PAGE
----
Moody’s Investors Service warned Thursday that it may soon downgrade the U.S. credit rating because of mounting concerns that the government will default, adding new urgency to negotiations between President Obama and congressional Republicans over the nation’s debt.

Moody’s, one of the premier credit-rating agencies, said that political gamesmanship over raising the government’s $14.3 trillion debt ceiling has been worse than expected. If progress toward increasing the limit isn’t made by mid-July, Moody’s said it would take another step toward reducing the country’s top-of-the-line AAA rating by putting the United States under review for a possible downgrade.

“The heightened polarization over the debt limit has increased the odds of a short-lived default,” Moody’s said in an analysis.

The Obama administration says a failure to reach a deal to raise the debt ceiling by Aug. 2 will lead the government to default on some of its obligations. If that happens, Moody’s said it was likely to lower the rating, driving up the cost the U.S. government must pay investors to borrow money.

The AAA rating identifies the United States as one of the world’s safest investments — and has helped the government borrow at extraordinarily cheap rates to finance its operations.

Moody’s warning followed an earlier one from Standard & Poor, another credit rating agency, which lowered the U.S. debt outlook in April to “negative” from “positive,” signaling that a downgrade was possible.

So far, investors have shown little concern about the prospect of default. But Moody’s said that it thinks a deal on raising the debt ceiling is less and less likely.

Moody’s report comes as President Obama and congressional Republicans are in tense negotiations. On Thursday, Treasury Secretary Timothy F. Geithner met with nearly 100 House freshmen — the vast majority Republicans — to press them for an increase in the debt limit. House freshmen have continued to question his warnings of a catastrophic default if the debt ceiling isn’t raised by Aug. 2.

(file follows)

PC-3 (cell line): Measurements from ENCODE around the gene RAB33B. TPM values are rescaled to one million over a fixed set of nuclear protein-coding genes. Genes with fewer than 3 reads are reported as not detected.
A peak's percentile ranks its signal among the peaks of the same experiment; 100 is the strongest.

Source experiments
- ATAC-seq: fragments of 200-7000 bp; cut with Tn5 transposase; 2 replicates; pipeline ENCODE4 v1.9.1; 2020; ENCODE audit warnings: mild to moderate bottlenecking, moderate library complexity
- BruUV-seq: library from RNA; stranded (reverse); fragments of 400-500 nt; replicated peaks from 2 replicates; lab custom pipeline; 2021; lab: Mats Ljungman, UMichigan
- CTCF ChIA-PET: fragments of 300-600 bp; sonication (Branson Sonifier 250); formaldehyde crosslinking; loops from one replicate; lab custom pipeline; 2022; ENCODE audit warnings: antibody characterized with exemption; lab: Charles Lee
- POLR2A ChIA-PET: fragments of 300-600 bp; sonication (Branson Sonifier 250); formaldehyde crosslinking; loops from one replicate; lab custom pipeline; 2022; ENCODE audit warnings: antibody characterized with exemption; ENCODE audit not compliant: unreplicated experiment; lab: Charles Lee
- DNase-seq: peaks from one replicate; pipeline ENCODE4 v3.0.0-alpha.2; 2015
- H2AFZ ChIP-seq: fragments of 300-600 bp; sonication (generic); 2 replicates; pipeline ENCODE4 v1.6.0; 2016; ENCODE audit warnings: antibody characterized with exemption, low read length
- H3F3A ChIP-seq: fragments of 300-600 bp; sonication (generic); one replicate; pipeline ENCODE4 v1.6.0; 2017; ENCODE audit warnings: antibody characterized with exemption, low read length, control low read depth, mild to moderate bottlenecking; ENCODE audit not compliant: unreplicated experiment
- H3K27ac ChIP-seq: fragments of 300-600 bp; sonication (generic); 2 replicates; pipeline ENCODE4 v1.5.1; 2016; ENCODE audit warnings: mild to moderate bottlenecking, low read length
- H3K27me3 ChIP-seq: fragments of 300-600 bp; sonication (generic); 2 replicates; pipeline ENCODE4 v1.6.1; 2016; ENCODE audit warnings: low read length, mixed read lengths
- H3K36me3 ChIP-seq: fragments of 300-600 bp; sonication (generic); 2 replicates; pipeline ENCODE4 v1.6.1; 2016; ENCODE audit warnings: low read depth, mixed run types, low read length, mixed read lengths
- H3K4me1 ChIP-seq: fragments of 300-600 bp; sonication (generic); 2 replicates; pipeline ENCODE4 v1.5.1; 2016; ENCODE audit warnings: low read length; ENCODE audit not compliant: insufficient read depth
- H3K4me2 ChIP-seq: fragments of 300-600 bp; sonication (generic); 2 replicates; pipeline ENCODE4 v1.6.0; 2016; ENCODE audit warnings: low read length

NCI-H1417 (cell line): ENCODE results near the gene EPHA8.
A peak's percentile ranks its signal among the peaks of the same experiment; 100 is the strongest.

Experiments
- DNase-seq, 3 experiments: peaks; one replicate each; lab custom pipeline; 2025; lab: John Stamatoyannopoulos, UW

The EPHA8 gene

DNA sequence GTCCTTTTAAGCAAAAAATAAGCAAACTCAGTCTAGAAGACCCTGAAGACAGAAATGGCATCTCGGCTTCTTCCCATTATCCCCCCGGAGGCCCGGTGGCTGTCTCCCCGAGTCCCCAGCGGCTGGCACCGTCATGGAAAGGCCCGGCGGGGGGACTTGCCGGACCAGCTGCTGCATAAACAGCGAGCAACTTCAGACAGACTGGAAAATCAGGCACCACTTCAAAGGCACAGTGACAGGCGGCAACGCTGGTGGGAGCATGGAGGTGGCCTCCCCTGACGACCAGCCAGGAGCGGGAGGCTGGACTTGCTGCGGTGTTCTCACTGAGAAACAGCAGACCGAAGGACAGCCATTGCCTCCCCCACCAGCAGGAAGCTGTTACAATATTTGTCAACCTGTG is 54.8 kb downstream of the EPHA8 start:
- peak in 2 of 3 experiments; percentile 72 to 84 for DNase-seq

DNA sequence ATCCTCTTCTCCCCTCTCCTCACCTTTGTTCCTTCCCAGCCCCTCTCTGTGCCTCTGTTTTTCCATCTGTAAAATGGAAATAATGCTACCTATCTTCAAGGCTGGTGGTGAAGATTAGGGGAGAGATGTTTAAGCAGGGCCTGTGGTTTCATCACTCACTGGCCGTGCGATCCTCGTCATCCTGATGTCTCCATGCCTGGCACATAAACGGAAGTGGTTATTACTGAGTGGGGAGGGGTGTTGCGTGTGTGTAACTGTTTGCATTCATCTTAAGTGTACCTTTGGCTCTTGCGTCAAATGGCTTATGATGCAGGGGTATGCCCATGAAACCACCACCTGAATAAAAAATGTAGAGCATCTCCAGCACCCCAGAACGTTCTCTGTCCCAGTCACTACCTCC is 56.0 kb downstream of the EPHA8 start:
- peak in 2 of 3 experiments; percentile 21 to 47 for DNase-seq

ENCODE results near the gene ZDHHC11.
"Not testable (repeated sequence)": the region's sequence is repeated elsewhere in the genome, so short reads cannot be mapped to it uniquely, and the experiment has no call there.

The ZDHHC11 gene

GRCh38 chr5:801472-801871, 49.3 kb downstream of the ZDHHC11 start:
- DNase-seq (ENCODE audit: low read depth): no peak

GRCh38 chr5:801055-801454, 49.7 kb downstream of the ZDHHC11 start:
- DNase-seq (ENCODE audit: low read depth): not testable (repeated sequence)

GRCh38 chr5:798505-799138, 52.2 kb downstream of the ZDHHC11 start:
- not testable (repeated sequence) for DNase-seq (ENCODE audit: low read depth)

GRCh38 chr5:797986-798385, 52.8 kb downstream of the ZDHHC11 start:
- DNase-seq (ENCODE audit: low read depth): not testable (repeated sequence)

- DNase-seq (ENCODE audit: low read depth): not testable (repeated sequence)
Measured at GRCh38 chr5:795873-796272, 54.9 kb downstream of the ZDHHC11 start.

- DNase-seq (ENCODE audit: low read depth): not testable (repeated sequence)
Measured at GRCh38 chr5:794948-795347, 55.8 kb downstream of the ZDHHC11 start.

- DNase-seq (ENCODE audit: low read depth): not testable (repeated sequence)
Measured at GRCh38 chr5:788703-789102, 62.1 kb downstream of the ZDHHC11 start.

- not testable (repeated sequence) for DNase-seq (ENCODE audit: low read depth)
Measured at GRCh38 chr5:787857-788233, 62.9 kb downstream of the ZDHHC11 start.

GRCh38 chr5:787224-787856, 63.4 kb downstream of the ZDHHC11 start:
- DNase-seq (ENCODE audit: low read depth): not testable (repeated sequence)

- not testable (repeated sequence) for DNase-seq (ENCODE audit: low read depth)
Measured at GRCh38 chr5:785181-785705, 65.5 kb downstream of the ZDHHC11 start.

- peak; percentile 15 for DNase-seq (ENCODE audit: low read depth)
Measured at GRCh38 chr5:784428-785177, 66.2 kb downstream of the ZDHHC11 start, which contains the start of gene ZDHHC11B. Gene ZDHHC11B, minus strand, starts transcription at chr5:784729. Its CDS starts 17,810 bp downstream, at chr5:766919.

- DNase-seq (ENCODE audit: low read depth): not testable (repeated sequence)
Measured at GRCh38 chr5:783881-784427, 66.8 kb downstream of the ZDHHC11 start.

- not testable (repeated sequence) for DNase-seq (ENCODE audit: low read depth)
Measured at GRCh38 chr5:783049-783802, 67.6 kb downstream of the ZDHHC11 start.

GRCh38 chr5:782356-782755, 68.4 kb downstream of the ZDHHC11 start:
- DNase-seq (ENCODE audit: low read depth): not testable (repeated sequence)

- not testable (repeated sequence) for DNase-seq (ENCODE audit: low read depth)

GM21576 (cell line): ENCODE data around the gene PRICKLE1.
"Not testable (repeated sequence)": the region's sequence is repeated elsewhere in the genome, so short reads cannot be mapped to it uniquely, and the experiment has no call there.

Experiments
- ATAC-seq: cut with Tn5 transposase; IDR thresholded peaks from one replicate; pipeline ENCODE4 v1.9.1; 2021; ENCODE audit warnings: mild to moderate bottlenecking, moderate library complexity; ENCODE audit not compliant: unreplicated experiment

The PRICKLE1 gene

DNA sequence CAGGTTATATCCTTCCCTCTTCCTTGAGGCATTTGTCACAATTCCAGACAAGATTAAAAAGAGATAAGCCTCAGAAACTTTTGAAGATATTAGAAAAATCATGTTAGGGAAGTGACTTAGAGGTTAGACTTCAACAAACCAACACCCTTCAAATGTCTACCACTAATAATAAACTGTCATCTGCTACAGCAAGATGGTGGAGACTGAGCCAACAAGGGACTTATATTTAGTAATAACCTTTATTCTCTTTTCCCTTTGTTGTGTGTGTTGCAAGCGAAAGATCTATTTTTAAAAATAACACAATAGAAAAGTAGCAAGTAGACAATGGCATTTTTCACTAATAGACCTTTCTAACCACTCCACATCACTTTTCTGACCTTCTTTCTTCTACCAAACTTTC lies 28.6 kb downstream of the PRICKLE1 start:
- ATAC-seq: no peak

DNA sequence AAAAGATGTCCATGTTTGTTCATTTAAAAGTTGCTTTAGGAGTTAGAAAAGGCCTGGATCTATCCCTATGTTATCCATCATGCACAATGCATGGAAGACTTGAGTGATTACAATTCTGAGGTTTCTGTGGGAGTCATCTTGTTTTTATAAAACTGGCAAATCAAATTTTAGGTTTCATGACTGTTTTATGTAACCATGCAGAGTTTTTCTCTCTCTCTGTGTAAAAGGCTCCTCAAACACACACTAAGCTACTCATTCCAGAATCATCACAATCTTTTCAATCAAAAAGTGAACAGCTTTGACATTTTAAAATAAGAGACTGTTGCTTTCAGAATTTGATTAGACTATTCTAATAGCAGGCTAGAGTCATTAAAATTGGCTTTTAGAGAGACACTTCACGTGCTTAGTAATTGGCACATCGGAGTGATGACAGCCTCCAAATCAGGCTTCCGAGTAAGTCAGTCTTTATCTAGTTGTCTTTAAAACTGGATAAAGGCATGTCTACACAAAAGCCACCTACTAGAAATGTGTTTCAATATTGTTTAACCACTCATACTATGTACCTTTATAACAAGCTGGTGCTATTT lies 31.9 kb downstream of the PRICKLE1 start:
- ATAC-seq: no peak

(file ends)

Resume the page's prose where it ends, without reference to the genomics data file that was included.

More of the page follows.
“At the end of the day, there is no certainty even on the date, from my perspective,” said Rep. Tim Scott (R-S.C.), one of the leaders of the House freshmen. He pointed out that Geithner had earlier given a different date for a possible default.

But Treasury Department officials said the Moody’s report supported Geithner’s warnings about a default on Aug. 2.

“This simply underscores the need for Congress to move quickly to ensure that the United States can meet all of its obligations, while continuing to work on a consensus approach towards long term fiscal balance,” said Mary Miller, assistant Treasury secretary for financial markets.

House Speaker John A. Boehner (R-Ohio) also found ammunition in the Moody’s report. He noted that it described the discussions over the debt ceiling as an opportune moment for the government to produce a long-range plan for cutting the federal budget deficit. Moody’s said the long-term credit rating would depend on the development of such a plan.

“This report makes clear that if we let this opportunity pass without real deficit reduction, America’s financial standing will be at risk,” Boehner said. “A credible agreement means the spending cuts must exceed the debt limit increase.”

Geithner’s meeting with House freshmen had been scheduled before the Moody’s announcement.

After the session, freshman Rep. Diane Black (R-Tenn.) said that she had drafted a letter to Obama asking for a detailed deficit-reduction plan that could be evaluated by the nonpartisan Congressional Budget Office and for a contingency plan in case Congress does not raise the debt ceiling by Aug. 2.

Other Republicans sounded an upbeat note.

“We obviously have a very serious economic situation that we’re in right now, and we’re going to solve it,” said Rep. Austin Scott (Ga.), the House freshman class president. “And as far as we’re concerned, everything that we got in there from him was a step in the right direction, that we’re having an open and honest dialogue on how we move forward.”